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Top Brassica

DSC_6230It’s cruciferous vegetable season. Who is excited? This is good stuff. Well, at least some of it. I don’t think all brassica (turnips, cabbage, broccoli, Brussel sprouts, etc.) are created equal in terms of flavor. But apparently some portion of the population can use genetics as an excuse for disliking the taste of these foods. Brassica plants contain something similar to the bitter compound phenylthiocarbamide (PTC), and scientists found that humans have dramatic variations in PTC sensitivity, with some people being “taste blind.”

I won’t let you use your genetics as an excuse! We humans can overcome nature when we want to.

Somewhere along the way in reading my cooking magazines, email newsletters, and online media, I came across a recipe for using cauliflower as pesto. For some reason (genetics?), I liked the idea of obliterating the cauliflower and transforming it into something mostly unrecognizable.

Part 1:
Linguine with Cauliflower Pesto
From The Washington Post

Kosher salt
6 to 8 ounces dried linguine
or other thin pasta
plus reserved pasta water
1 small (13-ounce) head cauliflower
1/2 Cup unsalted almonds
(or pine nuts)
2 or 3 dry-packed sun-dried tomatoes, coarsely chopped (I used oven-dried tomatoes from my garden that had been frozen)
1-ounce Parmigiano-Reggiano cheese, or other similar hard Italian grating cheese, chopped
1 medium clove garlic
1 Tablespoon capers
, drained and rinsed
Small handful flat-leaf parsley leaves
Crushed red pepper flakes
, to taste
3-5 Tablespoons olive oil, to taste
2 to 3 teaspoons sherry vinegar, to taste

Cook linguine according to the package directions in a large pot of salted boiling water. When draining, reserve 1 cup of the pasta water. Keep pasta warm while preparing the pesto.

Cut the cauliflower into chunks, placing them in the food processor as you work.
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Stop when the bowl is about halfway full to allow space for processing (it is much easier to do this in two batches rather than forcing all the cauliflower in and having to pulse and stir repeatedly-trust me).
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Pulse until crumbs appear couscous-like. Transfer to a large mixing bowl.
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DSC_6252Toast the almonds in the oven or in a small, dry skillet over medium-low heat until lightly browned, paying close attention and stirring to avoid burning. Cool, then put in the food processor. Add the sun-dried tomatoes, the cheese, garlic, capers and parsley. Process to a chunky bread-crumb consistency, then add the mixture to the mixing bowl with the cauliflower in the bowl.
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Stir in the oil, 2 teaspoons of the vinegar, 1/2 teaspoon of salt and crushed red pepper flakes to form a pesto-like mixture. The yield is several cups, likely more than you need for 4 servings of pasta.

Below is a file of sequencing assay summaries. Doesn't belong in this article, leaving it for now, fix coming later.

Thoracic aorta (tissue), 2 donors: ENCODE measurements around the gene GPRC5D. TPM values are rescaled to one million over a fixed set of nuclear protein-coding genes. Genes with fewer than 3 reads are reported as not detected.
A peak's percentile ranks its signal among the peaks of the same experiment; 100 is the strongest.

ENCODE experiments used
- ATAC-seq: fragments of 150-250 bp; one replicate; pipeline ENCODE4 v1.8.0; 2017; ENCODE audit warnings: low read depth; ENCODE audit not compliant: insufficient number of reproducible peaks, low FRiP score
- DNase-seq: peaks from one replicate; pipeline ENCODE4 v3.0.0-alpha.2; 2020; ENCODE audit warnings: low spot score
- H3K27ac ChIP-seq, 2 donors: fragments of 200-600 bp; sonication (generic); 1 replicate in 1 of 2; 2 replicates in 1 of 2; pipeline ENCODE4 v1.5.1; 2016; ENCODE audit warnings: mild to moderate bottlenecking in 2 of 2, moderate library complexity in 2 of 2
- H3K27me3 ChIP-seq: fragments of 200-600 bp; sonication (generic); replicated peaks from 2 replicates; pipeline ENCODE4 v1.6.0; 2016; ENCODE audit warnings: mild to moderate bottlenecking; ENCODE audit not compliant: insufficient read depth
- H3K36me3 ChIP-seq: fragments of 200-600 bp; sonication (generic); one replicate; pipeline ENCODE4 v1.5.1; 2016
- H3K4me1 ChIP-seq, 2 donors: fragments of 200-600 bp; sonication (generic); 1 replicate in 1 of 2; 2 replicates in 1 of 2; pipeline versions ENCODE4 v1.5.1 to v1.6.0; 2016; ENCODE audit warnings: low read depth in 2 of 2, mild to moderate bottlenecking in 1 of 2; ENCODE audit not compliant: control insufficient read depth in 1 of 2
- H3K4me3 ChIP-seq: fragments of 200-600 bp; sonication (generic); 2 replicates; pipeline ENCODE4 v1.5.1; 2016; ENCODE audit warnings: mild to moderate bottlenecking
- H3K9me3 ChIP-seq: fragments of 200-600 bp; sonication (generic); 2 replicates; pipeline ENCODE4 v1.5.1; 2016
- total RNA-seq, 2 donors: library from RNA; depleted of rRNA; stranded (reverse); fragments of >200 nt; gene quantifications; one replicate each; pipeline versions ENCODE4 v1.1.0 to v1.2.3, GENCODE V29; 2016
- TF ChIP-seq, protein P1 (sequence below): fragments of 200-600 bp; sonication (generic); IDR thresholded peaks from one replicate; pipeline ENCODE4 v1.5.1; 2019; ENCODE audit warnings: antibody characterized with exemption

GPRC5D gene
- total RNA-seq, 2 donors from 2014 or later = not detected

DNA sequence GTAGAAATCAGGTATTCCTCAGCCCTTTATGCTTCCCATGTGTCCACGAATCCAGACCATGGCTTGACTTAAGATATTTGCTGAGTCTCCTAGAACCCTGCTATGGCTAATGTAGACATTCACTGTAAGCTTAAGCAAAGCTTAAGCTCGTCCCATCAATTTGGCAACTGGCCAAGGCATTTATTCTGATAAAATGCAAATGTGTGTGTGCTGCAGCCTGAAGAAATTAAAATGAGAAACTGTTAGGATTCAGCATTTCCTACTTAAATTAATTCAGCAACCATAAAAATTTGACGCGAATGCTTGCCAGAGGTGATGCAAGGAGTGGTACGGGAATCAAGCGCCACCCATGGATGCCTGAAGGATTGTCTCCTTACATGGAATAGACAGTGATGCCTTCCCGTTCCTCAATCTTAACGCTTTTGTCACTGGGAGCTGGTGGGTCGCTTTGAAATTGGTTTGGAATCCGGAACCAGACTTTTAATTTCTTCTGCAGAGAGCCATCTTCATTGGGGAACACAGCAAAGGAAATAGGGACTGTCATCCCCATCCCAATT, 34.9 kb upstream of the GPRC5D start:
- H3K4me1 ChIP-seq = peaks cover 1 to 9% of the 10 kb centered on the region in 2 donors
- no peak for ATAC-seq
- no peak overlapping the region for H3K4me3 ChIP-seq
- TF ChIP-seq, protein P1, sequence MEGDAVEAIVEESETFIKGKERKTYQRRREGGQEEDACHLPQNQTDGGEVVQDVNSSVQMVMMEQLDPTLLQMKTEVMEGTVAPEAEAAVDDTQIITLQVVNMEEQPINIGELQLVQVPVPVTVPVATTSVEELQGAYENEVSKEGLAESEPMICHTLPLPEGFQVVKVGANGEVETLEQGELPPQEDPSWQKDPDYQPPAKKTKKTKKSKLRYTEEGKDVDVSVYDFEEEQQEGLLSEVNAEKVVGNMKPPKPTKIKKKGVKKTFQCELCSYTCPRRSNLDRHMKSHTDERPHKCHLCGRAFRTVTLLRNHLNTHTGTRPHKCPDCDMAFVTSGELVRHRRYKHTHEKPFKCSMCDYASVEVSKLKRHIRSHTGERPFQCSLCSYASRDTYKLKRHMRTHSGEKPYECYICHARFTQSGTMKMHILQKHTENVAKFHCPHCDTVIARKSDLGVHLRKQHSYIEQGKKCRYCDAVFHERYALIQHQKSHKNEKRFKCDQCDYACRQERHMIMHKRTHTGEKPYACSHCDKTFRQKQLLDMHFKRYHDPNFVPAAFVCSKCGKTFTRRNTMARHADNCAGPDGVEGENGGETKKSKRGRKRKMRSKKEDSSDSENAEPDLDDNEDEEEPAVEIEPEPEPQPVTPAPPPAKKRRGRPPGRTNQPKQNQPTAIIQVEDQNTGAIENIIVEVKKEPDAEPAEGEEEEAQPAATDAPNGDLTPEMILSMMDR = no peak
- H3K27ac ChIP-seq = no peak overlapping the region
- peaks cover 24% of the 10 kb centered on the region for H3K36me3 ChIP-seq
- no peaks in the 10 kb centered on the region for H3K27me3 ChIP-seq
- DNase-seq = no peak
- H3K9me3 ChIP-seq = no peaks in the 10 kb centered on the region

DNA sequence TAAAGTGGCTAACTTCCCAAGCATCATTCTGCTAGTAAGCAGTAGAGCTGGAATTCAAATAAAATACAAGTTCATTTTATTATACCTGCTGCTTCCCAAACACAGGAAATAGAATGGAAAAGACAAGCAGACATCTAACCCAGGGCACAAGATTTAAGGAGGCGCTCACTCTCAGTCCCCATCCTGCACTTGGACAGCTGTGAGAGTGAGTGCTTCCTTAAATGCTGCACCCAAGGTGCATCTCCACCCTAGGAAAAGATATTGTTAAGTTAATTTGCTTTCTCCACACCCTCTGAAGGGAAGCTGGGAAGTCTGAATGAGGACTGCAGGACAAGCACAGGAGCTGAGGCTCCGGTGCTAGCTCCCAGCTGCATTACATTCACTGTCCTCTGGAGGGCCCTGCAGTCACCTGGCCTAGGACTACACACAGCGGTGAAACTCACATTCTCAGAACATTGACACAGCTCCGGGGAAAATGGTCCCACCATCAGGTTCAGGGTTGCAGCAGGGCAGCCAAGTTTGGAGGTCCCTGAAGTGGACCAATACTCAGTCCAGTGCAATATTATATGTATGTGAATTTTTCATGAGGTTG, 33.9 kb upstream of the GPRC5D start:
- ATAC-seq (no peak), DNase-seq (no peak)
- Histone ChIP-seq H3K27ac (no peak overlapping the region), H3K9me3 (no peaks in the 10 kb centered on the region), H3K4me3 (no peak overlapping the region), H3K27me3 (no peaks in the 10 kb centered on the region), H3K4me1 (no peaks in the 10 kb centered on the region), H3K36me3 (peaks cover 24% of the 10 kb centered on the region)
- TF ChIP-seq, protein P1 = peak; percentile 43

Add the pasta and toss to coat. Add as much of the reserved pasta cooking water as needed to create the desired consistency. Taste, and adjust the seasoning, adding the remaining 1/2 teaspoon of vinegar as needed. I found that the recipe needed extra oil (which could be added in an earlier step also). It may be more accurate to gauge the flavor and texture once everything is stirred in with the pasta.

Bon appétit!

Bon appétit!

Part 2:
I had all this leftover cauliflower pesto, and I didn’t want to keep eating it with pasta. Fortunately, I remembered hearing that you can use a cauliflower mixture as a pizza crust.

Cauliflower Pizza
Adapted from Quick, Cheap Kitchen

Pizza crust:
Approx. 2 Cups of my leftover cauliflower pesto mix, or just raw cauliflower ground in a food processor
1 egg
1/4 Cup shredded mozzarella
3 Tablespoons of flour

dried Italian seasonings to taste, around 1 teaspoon. I used a bread dipping seasoning mix (basil, parmesan, onion powder, garlic powder) plus oregano
salt and pepper to taste

Toppings: Whatever you want! My example:
2-3 Tablespoons prepared basil pesto
2/3 Cup swiss chard stems
Olive oil

3/4 Cup cherry or grape tomatoes
A sprinkling parmesan cheeses

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Preheat the oven to 450 degrees Fahrenheit.
Microwave cauliflower in a glass bowl for about 8 minutes. Let it cool some, and then transfer to a cheese cloth or clean dish towel to squeeze out any excess water.

My cauliflower mixture was already pretty dry..

My cauliflower mixture was already pretty dry..


DSC_6287Mix together cauliflower, egg, mozzarella, herbs and spices in a large bowl. Spread the cauliflower crust out into a big pan using a rubber spatula. You can use a Silpat, parchment paper, or grease the pan and scatter with cornmeal or semolina. Bake the crust about 10-15 minutes. You will see the crust star to get very dark on the sides.
Mmm browned cheese bits.

Mmm browned cheese bits.


While the crust is browning, prepare toppings.